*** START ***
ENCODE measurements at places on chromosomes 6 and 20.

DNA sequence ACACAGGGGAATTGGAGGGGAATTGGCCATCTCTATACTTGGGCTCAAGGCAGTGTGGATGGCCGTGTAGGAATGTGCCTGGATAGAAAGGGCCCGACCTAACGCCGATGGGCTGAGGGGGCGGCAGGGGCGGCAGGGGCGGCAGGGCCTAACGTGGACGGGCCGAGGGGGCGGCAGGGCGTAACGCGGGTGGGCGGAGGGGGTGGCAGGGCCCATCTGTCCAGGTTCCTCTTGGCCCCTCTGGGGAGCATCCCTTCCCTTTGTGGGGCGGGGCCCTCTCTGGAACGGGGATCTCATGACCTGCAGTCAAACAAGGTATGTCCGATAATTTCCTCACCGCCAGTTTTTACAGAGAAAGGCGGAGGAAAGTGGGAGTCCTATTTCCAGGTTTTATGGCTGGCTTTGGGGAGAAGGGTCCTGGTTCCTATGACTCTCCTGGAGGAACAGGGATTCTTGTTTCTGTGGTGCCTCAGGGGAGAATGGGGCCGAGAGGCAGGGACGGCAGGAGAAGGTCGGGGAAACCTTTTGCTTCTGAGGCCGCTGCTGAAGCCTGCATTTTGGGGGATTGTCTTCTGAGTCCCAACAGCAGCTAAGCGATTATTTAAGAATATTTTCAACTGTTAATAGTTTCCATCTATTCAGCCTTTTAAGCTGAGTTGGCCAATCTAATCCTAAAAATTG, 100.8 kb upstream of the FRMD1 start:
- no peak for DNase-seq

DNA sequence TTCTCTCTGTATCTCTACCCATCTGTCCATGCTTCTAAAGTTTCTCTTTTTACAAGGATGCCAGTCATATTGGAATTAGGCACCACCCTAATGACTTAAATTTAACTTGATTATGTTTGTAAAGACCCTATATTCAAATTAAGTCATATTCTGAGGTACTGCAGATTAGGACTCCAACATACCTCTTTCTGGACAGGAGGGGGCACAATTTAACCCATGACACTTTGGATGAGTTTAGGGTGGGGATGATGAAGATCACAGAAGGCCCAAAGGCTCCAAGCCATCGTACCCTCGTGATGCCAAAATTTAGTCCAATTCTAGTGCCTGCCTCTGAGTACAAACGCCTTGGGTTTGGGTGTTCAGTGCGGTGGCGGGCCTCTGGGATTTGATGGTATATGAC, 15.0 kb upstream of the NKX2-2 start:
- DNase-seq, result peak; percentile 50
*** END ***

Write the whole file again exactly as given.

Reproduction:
ENCODE measurements at places on chromosomes 6 and 20.

DNA sequence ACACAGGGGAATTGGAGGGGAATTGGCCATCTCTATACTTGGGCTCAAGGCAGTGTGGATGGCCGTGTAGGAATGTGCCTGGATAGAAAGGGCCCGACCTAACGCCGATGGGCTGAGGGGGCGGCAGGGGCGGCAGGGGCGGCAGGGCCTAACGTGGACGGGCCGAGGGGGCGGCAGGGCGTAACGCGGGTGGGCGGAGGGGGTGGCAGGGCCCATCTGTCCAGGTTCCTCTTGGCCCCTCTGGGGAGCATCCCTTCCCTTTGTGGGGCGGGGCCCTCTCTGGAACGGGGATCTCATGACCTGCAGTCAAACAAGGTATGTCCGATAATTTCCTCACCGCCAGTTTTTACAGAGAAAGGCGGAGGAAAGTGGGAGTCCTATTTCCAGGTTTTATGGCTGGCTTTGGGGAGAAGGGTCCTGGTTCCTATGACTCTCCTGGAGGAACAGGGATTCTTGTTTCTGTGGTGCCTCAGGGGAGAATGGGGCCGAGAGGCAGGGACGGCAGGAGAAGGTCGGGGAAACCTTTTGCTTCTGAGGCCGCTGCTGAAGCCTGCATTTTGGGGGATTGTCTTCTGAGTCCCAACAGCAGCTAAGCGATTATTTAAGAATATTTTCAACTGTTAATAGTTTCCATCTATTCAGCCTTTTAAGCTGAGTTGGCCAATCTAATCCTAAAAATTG, 100.8 kb upstream of the FRMD1 start:
- no peak for DNase-seq

DNA sequence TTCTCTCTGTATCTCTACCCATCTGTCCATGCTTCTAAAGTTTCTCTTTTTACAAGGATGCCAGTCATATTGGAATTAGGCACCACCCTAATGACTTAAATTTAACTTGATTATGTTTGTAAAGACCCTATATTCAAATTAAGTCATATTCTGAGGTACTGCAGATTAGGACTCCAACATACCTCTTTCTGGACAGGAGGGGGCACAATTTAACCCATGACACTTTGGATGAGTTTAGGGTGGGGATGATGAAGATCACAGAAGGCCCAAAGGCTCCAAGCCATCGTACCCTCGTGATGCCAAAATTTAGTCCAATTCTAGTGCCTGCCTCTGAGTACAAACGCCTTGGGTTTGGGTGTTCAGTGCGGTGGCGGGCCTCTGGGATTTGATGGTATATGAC, 15.0 kb upstream of the NKX2-2 start:
- DNase-seq, result peak; percentile 50